Saturday, June 14, 2014
Maybe a Silver Lining?
Something is different this visit - I can actually smell it in the air as the plane empties. The distinctive odor of DEET fills the airport corridor as my fellow passengers, consisting almost entirely of 't-shirt groups' coat themselves in mosquito spray before they even hit the open air.
Chikungunya - it's everywhere. On everyone's mind, on the news, the topic of constant conversation. What I'm hearing here on the ground doesn't match what I've been told by medical professionals who are watching closely from a distance. Duration and intensity of symptoms appears to vary wildly. So does repetition. I was told you can only catch this thing once, but Margarette is telling me she knows a lot of people who had already had it more than once. I'll have to dig into this to see if it's actually one long illness or actual re-infections with a slightly different strain of the virus. It's a mystery we're all very motivated to solve.
So far, most of the kids in our care have been pretty lucky; miserable for a few days and then bouncing back. But our housekeeper Sherely was sick for over two weeks, and she tells me that her wrists and ankles are still aching. She shows me veins risen under her beautiful, sleek skin. I expect to see veins on me, but not on Sherley who has always had skin fit to make a fashion model weep. I wonder if it's high blood pressure or stress? But then she shows me some edema on the back of her neck and I wonder if it's some sort of overall fluid retention. I'll have to check in with our consulting physicians.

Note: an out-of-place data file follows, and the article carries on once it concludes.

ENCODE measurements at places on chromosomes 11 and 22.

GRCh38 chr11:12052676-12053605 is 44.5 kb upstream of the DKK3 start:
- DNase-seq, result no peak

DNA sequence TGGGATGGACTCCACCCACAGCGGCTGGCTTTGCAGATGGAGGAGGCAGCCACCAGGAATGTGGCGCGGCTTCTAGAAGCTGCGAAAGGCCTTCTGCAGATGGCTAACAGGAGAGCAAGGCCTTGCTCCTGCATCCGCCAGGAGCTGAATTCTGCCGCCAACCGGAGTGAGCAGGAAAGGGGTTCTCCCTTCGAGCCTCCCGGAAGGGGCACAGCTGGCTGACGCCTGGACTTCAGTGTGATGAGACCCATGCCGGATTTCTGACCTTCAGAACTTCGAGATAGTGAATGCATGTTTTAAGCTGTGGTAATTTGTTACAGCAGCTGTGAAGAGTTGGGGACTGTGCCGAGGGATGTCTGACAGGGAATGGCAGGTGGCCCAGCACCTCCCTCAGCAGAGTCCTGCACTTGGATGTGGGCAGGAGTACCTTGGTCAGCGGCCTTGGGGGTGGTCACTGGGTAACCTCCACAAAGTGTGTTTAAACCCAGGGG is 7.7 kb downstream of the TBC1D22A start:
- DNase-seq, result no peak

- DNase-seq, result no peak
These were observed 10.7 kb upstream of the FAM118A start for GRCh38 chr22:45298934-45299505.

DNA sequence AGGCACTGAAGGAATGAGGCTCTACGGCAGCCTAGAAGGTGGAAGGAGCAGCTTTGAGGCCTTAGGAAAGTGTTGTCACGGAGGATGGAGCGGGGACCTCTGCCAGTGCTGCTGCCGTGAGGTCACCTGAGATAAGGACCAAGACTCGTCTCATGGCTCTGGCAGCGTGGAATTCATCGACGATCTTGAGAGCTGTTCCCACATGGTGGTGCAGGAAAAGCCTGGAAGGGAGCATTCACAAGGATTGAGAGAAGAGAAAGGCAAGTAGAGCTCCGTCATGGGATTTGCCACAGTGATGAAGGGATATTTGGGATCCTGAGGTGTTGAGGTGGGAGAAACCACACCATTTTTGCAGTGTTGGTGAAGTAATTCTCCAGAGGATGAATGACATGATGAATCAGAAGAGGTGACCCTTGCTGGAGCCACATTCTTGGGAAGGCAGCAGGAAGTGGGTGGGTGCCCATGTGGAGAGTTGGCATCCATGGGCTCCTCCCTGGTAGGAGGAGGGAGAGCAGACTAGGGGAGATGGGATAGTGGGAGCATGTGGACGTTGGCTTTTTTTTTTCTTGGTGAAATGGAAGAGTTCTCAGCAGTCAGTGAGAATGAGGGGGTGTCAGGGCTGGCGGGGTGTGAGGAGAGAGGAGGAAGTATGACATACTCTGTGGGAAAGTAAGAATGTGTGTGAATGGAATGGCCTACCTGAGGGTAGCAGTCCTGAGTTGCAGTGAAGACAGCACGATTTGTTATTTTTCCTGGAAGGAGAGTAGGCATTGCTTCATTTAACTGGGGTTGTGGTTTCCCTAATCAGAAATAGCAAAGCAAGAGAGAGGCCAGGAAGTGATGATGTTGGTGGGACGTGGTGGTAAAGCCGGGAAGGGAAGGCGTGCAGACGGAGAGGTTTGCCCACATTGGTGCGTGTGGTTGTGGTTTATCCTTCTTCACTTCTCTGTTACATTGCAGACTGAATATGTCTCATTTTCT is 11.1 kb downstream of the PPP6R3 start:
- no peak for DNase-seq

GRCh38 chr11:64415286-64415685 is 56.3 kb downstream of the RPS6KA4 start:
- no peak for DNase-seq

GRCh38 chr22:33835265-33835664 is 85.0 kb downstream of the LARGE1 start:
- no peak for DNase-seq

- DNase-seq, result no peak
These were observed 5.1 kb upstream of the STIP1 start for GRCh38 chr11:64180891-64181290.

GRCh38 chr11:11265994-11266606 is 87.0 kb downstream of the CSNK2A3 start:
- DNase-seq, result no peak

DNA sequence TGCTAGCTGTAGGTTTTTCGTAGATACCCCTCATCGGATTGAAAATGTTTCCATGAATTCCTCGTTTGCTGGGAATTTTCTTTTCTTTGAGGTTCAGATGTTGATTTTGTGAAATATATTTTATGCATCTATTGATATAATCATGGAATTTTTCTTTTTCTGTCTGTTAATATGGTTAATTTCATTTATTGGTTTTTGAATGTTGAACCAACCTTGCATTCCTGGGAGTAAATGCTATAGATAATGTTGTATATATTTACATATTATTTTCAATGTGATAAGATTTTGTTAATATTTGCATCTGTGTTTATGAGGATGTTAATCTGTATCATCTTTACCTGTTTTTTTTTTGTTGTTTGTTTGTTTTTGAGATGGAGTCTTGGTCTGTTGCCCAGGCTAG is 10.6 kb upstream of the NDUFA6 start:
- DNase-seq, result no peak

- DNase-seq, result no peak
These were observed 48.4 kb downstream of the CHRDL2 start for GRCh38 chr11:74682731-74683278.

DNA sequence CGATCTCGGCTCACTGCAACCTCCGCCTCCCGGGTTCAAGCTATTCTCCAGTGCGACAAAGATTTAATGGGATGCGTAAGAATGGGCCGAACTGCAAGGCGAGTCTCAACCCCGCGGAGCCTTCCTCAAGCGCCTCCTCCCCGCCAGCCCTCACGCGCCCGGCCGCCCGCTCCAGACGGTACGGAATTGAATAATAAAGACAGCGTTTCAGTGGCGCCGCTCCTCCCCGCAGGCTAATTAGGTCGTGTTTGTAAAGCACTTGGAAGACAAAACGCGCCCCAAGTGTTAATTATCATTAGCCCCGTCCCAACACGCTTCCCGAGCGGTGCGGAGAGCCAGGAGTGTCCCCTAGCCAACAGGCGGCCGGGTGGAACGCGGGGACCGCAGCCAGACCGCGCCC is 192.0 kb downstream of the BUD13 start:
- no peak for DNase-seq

I have been in Haiti less than twelve hours, and despite repeated, thorough dousing in bug spray I've already been bitten three times. The best way to avoid being bitten by a mosquito in Haiti is to stand next to me! US 'skeeters don't like me, but perhaps I'm sweeter when I'm down here. So here's the silver lining - if/when I get Chikungunya too, at least I'll be able to record my symptoms carefully and pass along the information to those who are tracking the virus.
In other news, IBESR released a memo today that appears to clarify several finer points of the law. I have learned that IBESR interviews with biological families who wish to relinquish their children are being scheduled, and at long last court visits as required under the new law are being arranged. I intend to post the translation of IBESR's notice as soon as our translator returns it.